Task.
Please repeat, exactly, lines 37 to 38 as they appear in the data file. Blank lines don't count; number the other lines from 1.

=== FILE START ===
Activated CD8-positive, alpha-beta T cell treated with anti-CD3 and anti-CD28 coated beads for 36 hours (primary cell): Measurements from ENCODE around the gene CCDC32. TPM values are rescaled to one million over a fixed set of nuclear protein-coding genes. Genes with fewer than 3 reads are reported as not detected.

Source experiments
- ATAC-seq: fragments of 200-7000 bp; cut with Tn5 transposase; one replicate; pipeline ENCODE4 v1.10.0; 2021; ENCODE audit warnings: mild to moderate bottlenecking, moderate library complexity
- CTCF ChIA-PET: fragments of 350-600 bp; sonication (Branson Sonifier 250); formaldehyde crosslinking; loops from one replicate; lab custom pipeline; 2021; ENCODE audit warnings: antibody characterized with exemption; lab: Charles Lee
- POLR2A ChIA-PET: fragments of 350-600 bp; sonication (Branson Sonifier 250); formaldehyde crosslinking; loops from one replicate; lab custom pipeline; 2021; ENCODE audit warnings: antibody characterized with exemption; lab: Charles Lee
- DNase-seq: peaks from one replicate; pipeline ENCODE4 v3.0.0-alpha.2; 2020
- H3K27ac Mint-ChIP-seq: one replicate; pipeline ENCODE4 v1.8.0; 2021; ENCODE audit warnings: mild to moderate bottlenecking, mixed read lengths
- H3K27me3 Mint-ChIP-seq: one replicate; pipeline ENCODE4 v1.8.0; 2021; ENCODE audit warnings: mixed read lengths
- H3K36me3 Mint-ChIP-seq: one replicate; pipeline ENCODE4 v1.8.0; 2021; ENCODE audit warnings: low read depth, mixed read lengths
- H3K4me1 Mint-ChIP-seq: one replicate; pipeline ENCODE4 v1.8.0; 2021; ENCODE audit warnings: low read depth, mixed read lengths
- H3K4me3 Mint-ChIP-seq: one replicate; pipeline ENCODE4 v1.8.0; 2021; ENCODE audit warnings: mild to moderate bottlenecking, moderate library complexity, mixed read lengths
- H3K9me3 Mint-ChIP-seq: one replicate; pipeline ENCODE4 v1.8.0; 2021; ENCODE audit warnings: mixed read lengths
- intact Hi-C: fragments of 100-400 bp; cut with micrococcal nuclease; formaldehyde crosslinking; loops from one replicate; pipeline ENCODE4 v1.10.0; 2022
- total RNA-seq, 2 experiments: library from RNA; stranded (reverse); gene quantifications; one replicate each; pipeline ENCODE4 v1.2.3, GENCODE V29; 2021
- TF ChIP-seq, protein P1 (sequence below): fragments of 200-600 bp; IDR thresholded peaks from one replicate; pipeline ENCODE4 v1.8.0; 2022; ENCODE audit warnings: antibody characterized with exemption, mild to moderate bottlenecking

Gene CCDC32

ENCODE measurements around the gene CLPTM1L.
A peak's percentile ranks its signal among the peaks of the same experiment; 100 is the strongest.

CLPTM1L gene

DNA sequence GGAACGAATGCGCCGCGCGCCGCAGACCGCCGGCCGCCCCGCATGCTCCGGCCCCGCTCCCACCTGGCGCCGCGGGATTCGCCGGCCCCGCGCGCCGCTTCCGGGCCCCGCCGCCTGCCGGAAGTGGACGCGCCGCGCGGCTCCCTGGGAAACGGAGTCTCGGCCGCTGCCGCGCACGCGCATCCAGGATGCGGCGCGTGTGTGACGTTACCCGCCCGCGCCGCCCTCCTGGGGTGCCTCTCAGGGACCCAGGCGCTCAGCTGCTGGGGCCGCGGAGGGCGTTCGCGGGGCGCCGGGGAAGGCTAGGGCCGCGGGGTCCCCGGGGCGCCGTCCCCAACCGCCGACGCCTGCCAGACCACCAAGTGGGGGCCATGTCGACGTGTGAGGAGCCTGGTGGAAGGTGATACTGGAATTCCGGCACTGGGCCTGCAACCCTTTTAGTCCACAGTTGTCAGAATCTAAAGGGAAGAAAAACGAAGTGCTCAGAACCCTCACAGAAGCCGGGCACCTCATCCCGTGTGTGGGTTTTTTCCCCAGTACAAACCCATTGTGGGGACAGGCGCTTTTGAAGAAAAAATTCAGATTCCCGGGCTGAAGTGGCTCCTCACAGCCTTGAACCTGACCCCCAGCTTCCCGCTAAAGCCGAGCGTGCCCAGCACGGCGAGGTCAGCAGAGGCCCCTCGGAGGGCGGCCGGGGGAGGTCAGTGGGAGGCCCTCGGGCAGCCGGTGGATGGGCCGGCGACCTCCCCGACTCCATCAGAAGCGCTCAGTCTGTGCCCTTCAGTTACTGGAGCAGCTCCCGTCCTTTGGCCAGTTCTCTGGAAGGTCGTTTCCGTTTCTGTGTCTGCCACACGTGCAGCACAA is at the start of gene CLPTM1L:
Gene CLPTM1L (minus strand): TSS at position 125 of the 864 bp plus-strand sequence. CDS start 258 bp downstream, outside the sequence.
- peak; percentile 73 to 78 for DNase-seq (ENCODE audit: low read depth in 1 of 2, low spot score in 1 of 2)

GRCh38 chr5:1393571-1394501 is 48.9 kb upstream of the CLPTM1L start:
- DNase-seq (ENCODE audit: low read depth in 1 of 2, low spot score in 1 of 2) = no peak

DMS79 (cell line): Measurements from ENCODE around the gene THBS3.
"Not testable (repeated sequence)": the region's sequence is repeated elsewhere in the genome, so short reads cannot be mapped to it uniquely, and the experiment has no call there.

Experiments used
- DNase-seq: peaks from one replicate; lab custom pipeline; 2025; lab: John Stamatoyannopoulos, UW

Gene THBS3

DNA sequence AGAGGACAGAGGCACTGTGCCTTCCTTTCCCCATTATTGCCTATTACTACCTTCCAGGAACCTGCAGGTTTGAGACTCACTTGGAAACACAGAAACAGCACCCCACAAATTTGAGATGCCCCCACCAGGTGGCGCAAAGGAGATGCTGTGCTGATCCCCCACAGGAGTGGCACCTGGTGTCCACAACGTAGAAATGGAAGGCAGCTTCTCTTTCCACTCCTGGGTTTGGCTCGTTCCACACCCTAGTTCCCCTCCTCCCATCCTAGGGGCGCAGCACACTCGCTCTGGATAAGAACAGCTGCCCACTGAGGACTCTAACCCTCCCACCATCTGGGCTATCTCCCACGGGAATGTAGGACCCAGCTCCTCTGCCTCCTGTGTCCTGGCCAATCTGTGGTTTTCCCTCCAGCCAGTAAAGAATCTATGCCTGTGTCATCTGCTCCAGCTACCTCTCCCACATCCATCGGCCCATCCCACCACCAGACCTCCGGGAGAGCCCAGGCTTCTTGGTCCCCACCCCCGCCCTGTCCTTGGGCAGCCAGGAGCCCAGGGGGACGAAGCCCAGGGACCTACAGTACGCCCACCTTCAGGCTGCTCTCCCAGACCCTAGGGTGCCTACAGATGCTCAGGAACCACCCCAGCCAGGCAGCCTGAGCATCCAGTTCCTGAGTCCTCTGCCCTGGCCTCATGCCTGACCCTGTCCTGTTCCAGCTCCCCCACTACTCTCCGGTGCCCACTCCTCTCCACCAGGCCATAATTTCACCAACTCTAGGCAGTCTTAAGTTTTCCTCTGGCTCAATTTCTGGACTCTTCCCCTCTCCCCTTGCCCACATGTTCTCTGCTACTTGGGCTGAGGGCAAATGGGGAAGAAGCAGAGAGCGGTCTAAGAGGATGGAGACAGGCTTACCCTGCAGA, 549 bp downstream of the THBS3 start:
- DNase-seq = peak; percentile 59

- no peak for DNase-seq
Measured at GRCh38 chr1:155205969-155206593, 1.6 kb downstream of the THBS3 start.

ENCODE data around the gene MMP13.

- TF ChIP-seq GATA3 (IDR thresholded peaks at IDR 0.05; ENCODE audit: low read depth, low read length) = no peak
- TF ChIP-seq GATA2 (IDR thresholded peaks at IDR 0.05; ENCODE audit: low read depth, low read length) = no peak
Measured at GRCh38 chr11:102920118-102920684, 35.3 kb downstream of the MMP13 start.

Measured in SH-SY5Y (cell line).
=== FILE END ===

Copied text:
Measured at GRCh38 chr11:102920118-102920684, 35.3 kb downstream of the MMP13 start.

Measured in SH-SY5Y (cell line).